Divine Calling as Motivation to Study

by Glenda Hepplewhite
29th April 2021

Have you ever wondered what motivates people to study? Universities, policy makers and educators regard this as an important question. The answer helps drives policy and shapes the regulation that governs one of Australia’s biggest sectors – Higher Education.

I recently completed my PhD thesis focusing on this very question - why students choose to attend Bible College? Furthermore, why they study theological courses and more specifically why they choose Alphacrucis College.

According to our website, Alphacrucis College (AC) theology and ministry degrees are designed to prepare graduates for “ministry and leadership within church and community settings.” The importance of Graduate preparation is a consideration for selection, according to the sector. But there may be a deeper spiritual significance about selection – ‘Divine calling.’ For many Pentecostals divine vocational ‘calling’ is regarded as a personal encounter with God, empowering people for Christian service.[1]

However, little research has been done on Divine calling as a motivating factor for students choosing a particular institution or course. In discussion with students, analysis of the Student Experience Survey (SES) and Graduate Outcome Survey (GOS) demonstrates students at AC are motivated to fulfil their ministry calling through: divine choice; vocational opportunity; and egalitarian affirmation.

Through my research, I noted three aspects to understanding call as a motivation:

1.       Divine Choice as Evidence of Relationship

2.       Calling as Revelation of God’s Direction

3.       Cultural Affinity: The Importance of Mission and Vision

These are explained below:

1.       Divine Choice as Evidence of Relationship

So, how do we understand ministry calling and its impact on choice of study? Theologian H. Richard Neibuhr describes the call into ministry as a “secret” or “that inner persuasion or experience whereby a person feels himself [sic] directly summoned or invited by God to take up the work of the ministry.”[2] Divine calling symbolises a dynamic relationship between God and an individual. Calling requires the support of community. It denotes that the direction of the believer’s private life and vocation are fundamentally entwined within a community which recognises the gifts and call to service in a concrete way. The Pentecostal worldview anticipates and expects God to act in personal and supernatural ways providing the believer remains in close relationship with the Holy Spirit.[3]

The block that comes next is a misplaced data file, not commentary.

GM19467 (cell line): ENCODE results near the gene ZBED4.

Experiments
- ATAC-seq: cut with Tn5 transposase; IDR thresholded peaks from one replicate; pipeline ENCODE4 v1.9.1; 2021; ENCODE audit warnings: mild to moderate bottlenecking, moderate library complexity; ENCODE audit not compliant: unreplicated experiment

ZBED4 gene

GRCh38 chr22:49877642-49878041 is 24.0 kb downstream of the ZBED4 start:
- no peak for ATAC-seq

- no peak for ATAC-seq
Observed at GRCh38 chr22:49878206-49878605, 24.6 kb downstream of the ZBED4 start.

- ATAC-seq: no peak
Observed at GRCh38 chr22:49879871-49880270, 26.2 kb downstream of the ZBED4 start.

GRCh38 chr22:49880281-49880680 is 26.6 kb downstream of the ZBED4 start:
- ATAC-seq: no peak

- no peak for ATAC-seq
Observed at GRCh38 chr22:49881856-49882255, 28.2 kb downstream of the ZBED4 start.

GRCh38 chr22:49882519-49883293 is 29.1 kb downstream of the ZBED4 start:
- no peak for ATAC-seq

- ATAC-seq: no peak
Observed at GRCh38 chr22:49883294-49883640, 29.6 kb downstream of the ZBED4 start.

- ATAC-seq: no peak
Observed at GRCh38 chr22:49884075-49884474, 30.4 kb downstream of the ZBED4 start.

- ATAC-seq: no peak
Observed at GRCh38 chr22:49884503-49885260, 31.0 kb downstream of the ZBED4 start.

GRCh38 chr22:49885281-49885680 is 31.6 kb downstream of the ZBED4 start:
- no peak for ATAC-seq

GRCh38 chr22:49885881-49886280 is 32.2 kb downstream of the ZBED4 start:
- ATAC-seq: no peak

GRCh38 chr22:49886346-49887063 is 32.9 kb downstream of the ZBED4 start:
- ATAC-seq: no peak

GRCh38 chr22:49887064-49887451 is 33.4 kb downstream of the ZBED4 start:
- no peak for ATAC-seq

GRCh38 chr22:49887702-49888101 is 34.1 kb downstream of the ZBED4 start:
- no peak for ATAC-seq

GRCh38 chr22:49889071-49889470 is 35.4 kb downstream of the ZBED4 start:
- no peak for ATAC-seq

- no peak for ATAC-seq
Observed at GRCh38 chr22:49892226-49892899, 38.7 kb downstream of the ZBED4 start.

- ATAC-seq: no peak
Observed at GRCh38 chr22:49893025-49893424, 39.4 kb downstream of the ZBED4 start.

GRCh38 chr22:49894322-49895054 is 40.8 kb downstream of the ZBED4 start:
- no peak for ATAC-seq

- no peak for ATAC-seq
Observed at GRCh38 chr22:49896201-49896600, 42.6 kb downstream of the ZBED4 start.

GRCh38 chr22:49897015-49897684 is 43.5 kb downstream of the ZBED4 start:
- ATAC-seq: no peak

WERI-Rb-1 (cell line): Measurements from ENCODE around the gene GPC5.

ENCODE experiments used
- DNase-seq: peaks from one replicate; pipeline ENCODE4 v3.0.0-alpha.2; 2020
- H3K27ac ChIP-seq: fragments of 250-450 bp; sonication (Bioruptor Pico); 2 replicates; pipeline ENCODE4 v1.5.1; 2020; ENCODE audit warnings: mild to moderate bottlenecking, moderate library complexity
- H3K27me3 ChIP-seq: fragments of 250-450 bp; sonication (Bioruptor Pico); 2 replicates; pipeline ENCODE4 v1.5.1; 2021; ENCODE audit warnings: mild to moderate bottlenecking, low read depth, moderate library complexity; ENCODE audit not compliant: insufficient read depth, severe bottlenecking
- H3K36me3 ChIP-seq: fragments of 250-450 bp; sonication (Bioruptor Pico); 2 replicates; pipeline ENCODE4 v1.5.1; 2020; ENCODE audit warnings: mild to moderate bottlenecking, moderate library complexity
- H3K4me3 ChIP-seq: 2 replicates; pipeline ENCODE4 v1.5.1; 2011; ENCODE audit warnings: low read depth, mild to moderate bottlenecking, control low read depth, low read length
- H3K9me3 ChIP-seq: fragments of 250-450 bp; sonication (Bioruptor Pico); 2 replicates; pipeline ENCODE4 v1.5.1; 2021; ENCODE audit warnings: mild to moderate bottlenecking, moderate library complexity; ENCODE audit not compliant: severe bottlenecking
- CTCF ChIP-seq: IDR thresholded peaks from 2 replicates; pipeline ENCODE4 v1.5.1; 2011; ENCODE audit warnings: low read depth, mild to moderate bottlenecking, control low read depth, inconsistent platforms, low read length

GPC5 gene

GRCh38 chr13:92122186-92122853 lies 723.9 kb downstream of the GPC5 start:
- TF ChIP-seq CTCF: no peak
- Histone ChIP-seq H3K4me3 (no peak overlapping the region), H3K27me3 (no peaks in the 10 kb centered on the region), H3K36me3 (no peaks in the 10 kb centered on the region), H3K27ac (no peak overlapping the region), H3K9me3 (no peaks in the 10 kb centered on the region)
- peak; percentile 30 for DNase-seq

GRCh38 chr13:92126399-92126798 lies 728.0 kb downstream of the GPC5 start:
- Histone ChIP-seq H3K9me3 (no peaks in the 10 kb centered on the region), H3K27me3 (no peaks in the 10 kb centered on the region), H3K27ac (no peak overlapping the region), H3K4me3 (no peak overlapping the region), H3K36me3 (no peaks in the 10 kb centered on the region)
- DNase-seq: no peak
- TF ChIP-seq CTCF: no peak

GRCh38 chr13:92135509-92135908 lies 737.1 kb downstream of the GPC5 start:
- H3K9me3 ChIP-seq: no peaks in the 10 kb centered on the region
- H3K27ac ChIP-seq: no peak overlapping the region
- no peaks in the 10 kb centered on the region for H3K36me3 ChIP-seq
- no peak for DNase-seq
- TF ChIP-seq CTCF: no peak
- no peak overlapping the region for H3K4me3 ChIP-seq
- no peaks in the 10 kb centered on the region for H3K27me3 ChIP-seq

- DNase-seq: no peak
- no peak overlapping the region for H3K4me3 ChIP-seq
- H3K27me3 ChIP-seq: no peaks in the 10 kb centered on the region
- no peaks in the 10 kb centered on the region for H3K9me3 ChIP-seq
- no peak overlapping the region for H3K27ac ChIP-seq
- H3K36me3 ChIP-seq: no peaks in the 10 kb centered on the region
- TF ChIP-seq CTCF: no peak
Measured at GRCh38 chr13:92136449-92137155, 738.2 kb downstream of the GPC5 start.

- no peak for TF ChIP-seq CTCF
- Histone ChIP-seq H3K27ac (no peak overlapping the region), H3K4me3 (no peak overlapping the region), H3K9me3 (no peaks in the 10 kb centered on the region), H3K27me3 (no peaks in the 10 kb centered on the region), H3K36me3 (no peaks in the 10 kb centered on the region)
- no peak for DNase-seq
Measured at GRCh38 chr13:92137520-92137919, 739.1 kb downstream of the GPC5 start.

One student describes it as “doing what God asks you to do. A form of service to people and to God. Doing whatever God directs you to do, a heart for service.” It is the outworking of one’s faith. Serving others is part of God’s plan for His community.

2.       Calling as Revelation of God’s Direction

For many students, a call from God to enter ministry is a compelling enough motivation to study theological education. One student says it like this, I very clearly heard God say go to bible college … having that direction from God kept me focussed.

3.       Cultural Affinity: The Importance of Mission and Vision

In addition to a divine and distinct call into ministry, students are also motivated to choose a particular college owing to a sense of cultural affinity with a particular institution. There is often a sense of God’s ‘leading’ and direction in this part of the decision process. This is also extended to a successful relationship between the church and the college.

Research finds that vision and mission statements of a Christian educational institution can be an inspirational and aspirational message, as well as an invitation to potential applicants to participate. As Abelman and Dalessandro state:

[T]he mission statements reflect the realities of their institutions’ environments, whereas vision statements drive these realities … Institutional vision defines the kinds of human beings the academic establishment is attempting to cultivate and recognizes the skills, sensibilities, values, attitudes, and understandings students should be acquiring during their education.[4]

The aspirational outcome of the strategic mission statement is the intrinsic development of the student. The mission statement of AC is “equipping Christian leaders to change the world.”[5] The vision is to become a “global Christian university, transforming neighbourhoods and nations.”[6]

In summary, Divine calling is an invitation from God to participate. The students who chose God’s direction believe they are assured of a good outcome although admit it is often not the way they imagined or desired. They believe they have something more to learn both personally and spiritually on this stage of the journey. The sense of God’s leading and direction provides them with the courage to continue. Divine calling frames the aspirations, motivations, and educational choices of many students, a hand in glove fit with AC.

[1] Anderson, An Introduction to Pentecostalism: Global Charismatic Christianity, 196.

[2] H. Richard Neibuhr, The Purpose of the Church and Its Ministry (New York, NY: Harper & Row, 1956), 64.

[3] Martin Medhurst, “Filled with the Spirit: Rhetorical Intervention and the Pentecostal Tradition,” Rhetoric and Public Affairs 7, no. 4 (Winter 2004): 565.

[4] Robert Abelman and Amy Dalessandro, “Institutional Vision in Christian Higher Education: A Comparison of ACCU, ELCA and CCCU Institutions,” Journal of Research on Christian Education 18 (2009): 85.

[5] “Our Mission, Vision and Values,” Alphacrucis College, accessed June 14, 2020, https://www.ac.edu.au/about/vision-mission-values/.

[6] Ibid.